Posts in category "Kyrgystan"

Traveling to Ysyk Kul Lake in Kyrgystan

Back on the road again, we are driving between two mountain ranges that belong to the Tien Shan Range in Kyrgystan. The Palmir range is far to the South.  As we drive East, the mountains on the right side, known as the “Sunny Mountains,” are snow covered, the same beautiful snow covered mountains that we could see from the... Read more »

Home Again (from Kyrgystan) and Back to Central Asia

I’ve been back almost a week and I think I’m finally over my jet lag. Today is the first day I haven’t awakened at 3:30 am. I started on my trip back at 6:30 am. on the North side (the sunny side) of Lake Ysyk-Kul last Tuesday. We arrived back in Bishtek (Originally called Bishpek)... Read more »

Touring Karakol, Kyrgystan: The Animal Bazaar, Bride-Napping and the Falconer

This morning was a hoot. I was almost bride-napped and, having been saved that fate, nearly become a falconer. We started out going to the Sunday animal bazaar where the Nomads come to trade their animals. Stepping through mud, often over the soles of my white sneakers, made mushy by the melting snow from the... Read more »
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Crossing Borders from Uzbekistan to Kyrgystan

Today we crossed from Uzbekistan to Kyrgystan, the second border crossing on the trip. These are not difficult but rather physiucally taxing. We simply had to fill out a form that asked beyond the main questions of name, Social Security, and national birth,  the amounnt of money you had (it should be less than the amount you... Read more »
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    Carolyn Boiarsky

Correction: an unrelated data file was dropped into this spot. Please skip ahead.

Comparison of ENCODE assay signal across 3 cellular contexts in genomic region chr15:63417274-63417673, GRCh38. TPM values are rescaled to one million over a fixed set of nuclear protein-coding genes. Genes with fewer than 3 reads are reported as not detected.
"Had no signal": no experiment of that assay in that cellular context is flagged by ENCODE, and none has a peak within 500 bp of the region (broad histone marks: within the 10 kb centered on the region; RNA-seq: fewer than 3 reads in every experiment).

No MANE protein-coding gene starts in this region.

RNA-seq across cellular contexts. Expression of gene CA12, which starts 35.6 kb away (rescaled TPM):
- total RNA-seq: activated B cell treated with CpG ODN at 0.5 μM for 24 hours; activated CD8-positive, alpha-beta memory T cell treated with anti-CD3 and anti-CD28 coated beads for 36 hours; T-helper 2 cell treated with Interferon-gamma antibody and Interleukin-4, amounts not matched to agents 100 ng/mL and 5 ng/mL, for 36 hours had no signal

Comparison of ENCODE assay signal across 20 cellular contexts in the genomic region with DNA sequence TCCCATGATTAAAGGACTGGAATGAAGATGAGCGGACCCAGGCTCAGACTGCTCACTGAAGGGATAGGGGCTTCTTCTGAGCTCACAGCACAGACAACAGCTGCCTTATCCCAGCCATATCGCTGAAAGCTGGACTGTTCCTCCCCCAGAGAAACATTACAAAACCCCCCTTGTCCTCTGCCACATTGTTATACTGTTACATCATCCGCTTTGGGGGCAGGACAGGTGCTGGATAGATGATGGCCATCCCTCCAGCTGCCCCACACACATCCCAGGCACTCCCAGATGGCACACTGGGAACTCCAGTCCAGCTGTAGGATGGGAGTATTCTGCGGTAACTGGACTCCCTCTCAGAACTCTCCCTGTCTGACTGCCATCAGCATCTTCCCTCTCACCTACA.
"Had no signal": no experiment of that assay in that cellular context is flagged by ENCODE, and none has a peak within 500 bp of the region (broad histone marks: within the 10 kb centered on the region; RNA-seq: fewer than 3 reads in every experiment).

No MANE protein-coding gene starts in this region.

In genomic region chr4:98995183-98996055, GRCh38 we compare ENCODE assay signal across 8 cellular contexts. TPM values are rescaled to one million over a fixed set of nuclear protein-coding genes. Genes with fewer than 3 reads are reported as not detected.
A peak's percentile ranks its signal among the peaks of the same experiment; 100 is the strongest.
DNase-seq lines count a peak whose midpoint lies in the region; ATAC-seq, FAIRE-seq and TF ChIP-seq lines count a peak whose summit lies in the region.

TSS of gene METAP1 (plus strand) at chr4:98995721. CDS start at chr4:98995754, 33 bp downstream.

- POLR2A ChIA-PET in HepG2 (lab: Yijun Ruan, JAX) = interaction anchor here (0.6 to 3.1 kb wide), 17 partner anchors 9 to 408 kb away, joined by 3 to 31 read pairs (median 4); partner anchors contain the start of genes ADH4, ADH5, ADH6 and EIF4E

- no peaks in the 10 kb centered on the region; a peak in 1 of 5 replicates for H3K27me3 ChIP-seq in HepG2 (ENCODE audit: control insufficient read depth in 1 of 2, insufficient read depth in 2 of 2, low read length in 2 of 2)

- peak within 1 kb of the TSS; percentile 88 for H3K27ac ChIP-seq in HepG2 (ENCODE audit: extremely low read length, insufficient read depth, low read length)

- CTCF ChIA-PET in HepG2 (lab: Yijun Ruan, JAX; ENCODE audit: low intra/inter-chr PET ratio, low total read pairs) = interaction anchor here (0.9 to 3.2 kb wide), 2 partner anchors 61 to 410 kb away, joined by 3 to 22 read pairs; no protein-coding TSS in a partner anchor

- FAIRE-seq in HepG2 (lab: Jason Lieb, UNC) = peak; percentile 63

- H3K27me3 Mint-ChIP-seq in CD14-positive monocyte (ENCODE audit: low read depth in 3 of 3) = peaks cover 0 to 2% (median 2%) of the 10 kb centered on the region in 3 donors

" I am an American," but not "Chicago born" like Augie March. Only Chicago aged. I'd like to think that if Henry Louis Gates were to investigate my geneology, he would discover in my past three women who traveled around the globe, chronicling their adventures. Sarah Kemble Knight traveled 112 miles by carriage from Boston to New York in 1704, a journey most women did not embark on alone (and men did so only with some trepidation). In fact, women were only just beginning to exercise their independence in the 1920's when Emily Kimbrough took off with her friend, Cornelia Otis Skinner, to explore Europe. But it is Auntie Mame, transforming herself from a New Yorker to the wife of an Austrian Baron and climbing the Matterhorn, whose mantra I have adopted. "LIFE IS A BANQUET...LIVE!" I began travelling in the 1960's when I traveled around western Europe between graduating from the Univiersity of Pennsylvania and my first job as a statehouse correspondent for UPI (United Press International) in Charleston, West Virginia, which was about as foreign a place as Europe was to someone who grew up in the environs of Philadelphia. Since then, I've also traveled to Kaunas, Lithuania, to teach at Vytautus Magnus University and to Sheffield, England, to present a paper at an engineering conference. I've been to the Alps and seen Auntie Mame's Matterhorn while climbing, by a series of cable cars rather than by foot, toward the peak of Mont Blanc. For 10 years my husband and traveled to unique places: a sheep farm during lambing season in England's Lake Country, a hotel on one of the Barromeo Islands in the middle of Lake Maggiore in Northern Italy, and a cottage in Dun Quin on the Dingle Peninsula which the Irish claim is the last parish before Boston. Between excursions, I'm a professor in the Department of English at Purdue University Calumet in Hammond, Indiana,. My husband passed away recently and, Auntie Mame-style, I am in the process of transforming myself. I've joined a tour to Central Asia and traveled to China to work with the pandas. This year I'm on my way back to Europe--Inreland, England, and France--to present a paper at a Conference and then visit friends. A new adventure. Old friends. Another banquet.

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